Corruption is the most neglected human rights violation of our time. It fuels injustice, inequality and depravation, and is a major catalyst for migration and terrorism.
In Africa, the social and political consequences of corruption rob nations of resources and potential, and drive inequality, resentment and radicalisation. Corruption cheats the continent’s governments of about $50-billion (about R700-billion) annually and stymies successful cities, sustainable economies and safe societies.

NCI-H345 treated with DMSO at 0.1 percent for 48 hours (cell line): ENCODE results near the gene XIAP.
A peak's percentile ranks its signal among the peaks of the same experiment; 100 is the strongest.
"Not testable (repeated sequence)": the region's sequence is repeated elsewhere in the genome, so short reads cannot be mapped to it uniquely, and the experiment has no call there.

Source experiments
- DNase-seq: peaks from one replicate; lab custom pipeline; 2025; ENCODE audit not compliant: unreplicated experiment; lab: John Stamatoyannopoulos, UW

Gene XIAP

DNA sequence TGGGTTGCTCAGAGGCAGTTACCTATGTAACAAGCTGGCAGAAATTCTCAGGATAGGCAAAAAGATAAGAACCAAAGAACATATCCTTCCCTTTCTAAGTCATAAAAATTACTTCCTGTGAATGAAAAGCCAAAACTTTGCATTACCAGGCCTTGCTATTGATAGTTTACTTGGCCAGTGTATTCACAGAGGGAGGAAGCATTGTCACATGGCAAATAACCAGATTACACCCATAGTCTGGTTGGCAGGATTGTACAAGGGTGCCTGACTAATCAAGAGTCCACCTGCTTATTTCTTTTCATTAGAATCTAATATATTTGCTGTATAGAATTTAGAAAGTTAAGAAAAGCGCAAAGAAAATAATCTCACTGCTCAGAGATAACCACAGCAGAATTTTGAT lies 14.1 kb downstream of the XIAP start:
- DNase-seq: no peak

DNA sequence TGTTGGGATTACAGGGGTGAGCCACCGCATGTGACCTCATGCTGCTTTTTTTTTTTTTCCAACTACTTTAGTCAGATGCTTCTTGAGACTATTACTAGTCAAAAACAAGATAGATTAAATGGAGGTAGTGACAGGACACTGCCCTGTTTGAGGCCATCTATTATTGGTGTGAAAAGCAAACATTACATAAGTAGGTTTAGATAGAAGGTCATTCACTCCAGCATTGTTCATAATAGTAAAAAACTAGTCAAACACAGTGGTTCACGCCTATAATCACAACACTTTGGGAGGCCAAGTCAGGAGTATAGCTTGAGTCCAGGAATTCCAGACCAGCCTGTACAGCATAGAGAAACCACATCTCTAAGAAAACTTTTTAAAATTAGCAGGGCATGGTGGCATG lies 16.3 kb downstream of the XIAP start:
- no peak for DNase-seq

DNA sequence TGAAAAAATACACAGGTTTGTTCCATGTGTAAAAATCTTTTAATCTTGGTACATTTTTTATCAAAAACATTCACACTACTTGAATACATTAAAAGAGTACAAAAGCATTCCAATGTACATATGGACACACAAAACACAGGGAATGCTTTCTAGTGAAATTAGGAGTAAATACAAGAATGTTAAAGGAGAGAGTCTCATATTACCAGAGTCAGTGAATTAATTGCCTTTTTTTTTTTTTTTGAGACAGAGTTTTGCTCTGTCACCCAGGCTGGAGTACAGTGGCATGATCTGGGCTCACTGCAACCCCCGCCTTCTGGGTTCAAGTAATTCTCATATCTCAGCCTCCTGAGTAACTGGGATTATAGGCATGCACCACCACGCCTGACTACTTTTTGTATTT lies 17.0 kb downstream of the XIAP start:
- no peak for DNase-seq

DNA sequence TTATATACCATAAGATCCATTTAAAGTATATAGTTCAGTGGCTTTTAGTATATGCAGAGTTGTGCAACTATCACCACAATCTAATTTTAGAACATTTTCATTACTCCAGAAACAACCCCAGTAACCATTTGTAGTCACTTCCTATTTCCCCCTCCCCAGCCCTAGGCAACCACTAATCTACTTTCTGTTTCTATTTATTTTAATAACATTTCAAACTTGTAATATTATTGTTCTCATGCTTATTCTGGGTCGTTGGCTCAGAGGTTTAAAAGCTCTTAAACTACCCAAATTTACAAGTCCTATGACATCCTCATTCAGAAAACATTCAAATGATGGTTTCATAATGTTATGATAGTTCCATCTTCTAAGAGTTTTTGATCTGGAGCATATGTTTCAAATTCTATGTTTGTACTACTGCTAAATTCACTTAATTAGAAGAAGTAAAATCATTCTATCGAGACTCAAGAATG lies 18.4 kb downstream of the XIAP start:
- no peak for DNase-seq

A joint report by the African Development Bank and nonprofit advisory firm Global Financial Integrity found that up to 65% of this lost revenue disappeared in commercial transactions by multinational companies. According to Oxfam, as much as 30% of African financial wealth is estimated to be held offshore, costing an estimated $14-billion in lost tax revenues every year.
This corruption discourages donors and destroys investor confidence, strangling development, progress and prosperity.